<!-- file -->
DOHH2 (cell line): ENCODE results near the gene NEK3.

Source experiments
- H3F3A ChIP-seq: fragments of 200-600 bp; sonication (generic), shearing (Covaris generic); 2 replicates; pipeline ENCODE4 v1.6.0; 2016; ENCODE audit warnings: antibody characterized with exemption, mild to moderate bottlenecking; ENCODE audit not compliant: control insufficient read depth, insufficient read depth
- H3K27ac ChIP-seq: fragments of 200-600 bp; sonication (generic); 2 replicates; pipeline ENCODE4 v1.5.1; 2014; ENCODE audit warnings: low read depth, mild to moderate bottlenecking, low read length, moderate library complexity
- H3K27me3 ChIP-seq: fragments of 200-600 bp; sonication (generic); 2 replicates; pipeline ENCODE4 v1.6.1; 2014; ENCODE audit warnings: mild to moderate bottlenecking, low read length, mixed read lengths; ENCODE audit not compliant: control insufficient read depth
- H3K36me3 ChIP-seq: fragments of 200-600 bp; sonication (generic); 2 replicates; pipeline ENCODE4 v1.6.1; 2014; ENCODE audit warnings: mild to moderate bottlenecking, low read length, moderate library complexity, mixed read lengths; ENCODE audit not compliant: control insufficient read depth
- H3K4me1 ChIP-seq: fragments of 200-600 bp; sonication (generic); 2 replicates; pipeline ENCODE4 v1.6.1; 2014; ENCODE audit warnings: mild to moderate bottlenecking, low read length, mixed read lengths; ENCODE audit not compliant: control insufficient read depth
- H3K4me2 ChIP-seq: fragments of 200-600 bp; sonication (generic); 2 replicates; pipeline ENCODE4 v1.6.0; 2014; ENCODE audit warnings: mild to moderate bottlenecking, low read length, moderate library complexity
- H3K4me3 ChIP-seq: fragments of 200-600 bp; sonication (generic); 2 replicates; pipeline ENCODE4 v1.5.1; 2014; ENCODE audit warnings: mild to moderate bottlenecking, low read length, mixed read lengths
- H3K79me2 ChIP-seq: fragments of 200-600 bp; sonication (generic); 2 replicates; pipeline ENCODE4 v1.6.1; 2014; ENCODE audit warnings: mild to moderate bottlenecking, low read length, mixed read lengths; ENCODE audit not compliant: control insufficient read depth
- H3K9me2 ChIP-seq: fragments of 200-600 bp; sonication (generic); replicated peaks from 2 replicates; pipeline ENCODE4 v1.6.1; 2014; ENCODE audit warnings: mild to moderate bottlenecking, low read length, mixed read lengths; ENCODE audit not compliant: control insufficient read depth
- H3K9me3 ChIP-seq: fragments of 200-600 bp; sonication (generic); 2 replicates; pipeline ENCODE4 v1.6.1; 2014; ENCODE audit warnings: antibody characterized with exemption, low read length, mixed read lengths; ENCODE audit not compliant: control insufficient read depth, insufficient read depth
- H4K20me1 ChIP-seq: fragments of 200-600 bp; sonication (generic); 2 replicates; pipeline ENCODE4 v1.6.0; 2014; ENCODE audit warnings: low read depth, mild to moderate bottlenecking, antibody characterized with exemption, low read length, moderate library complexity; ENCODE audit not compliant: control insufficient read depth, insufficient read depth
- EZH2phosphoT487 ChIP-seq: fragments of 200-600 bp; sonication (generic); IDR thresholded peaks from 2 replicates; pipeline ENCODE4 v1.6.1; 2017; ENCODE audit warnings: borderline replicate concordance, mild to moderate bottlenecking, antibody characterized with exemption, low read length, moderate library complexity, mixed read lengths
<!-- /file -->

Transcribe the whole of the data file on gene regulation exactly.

DOHH2 (cell line): ENCODE results near the gene NEK3.

Source experiments
- H3F3A ChIP-seq: fragments of 200-600 bp; sonication (generic), shearing (Covaris generic); 2 replicates; pipeline ENCODE4 v1.6.0; 2016; ENCODE audit warnings: antibody characterized with exemption, mild to moderate bottlenecking; ENCODE audit not compliant: control insufficient read depth, insufficient read depth
- H3K27ac ChIP-seq: fragments of 200-600 bp; sonication (generic); 2 replicates; pipeline ENCODE4 v1.5.1; 2014; ENCODE audit warnings: low read depth, mild to moderate bottlenecking, low read length, moderate library complexity
- H3K27me3 ChIP-seq: fragments of 200-600 bp; sonication (generic); 2 replicates; pipeline ENCODE4 v1.6.1; 2014; ENCODE audit warnings: mild to moderate bottlenecking, low read length, mixed read lengths; ENCODE audit not compliant: control insufficient read depth
- H3K36me3 ChIP-seq: fragments of 200-600 bp; sonication (generic); 2 replicates; pipeline ENCODE4 v1.6.1; 2014; ENCODE audit warnings: mild to moderate bottlenecking, low read length, moderate library complexity, mixed read lengths; ENCODE audit not compliant: control insufficient read depth
- H3K4me1 ChIP-seq: fragments of 200-600 bp; sonication (generic); 2 replicates; pipeline ENCODE4 v1.6.1; 2014; ENCODE audit warnings: mild to moderate bottlenecking, low read length, mixed read lengths; ENCODE audit not compliant: control insufficient read depth
- H3K4me2 ChIP-seq: fragments of 200-600 bp; sonication (generic); 2 replicates; pipeline ENCODE4 v1.6.0; 2014; ENCODE audit warnings: mild to moderate bottlenecking, low read length, moderate library complexity
- H3K4me3 ChIP-seq: fragments of 200-600 bp; sonication (generic); 2 replicates; pipeline ENCODE4 v1.5.1; 2014; ENCODE audit warnings: mild to moderate bottlenecking, low read length, mixed read lengths
- H3K79me2 ChIP-seq: fragments of 200-600 bp; sonication (generic); 2 replicates; pipeline ENCODE4 v1.6.1; 2014; ENCODE audit warnings: mild to moderate bottlenecking, low read length, mixed read lengths; ENCODE audit not compliant: control insufficient read depth
- H3K9me2 ChIP-seq: fragments of 200-600 bp; sonication (generic); replicated peaks from 2 replicates; pipeline ENCODE4 v1.6.1; 2014; ENCODE audit warnings: mild to moderate bottlenecking, low read length, mixed read lengths; ENCODE audit not compliant: control insufficient read depth
- H3K9me3 ChIP-seq: fragments of 200-600 bp; sonication (generic); 2 replicates; pipeline ENCODE4 v1.6.1; 2014; ENCODE audit warnings: antibody characterized with exemption, low read length, mixed read lengths; ENCODE audit not compliant: control insufficient read depth, insufficient read depth
- H4K20me1 ChIP-seq: fragments of 200-600 bp; sonication (generic); 2 replicates; pipeline ENCODE4 v1.6.0; 2014; ENCODE audit warnings: low read depth, mild to moderate bottlenecking, antibody characterized with exemption, low read length, moderate library complexity; ENCODE audit not compliant: control insufficient read depth, insufficient read depth
- EZH2phosphoT487 ChIP-seq: fragments of 200-600 bp; sonication (generic); IDR thresholded peaks from 2 replicates; pipeline ENCODE4 v1.6.1; 2017; ENCODE audit warnings: borderline replicate concordance, mild to moderate bottlenecking, antibody characterized with exemption, low read length, moderate library complexity, mixed read lengths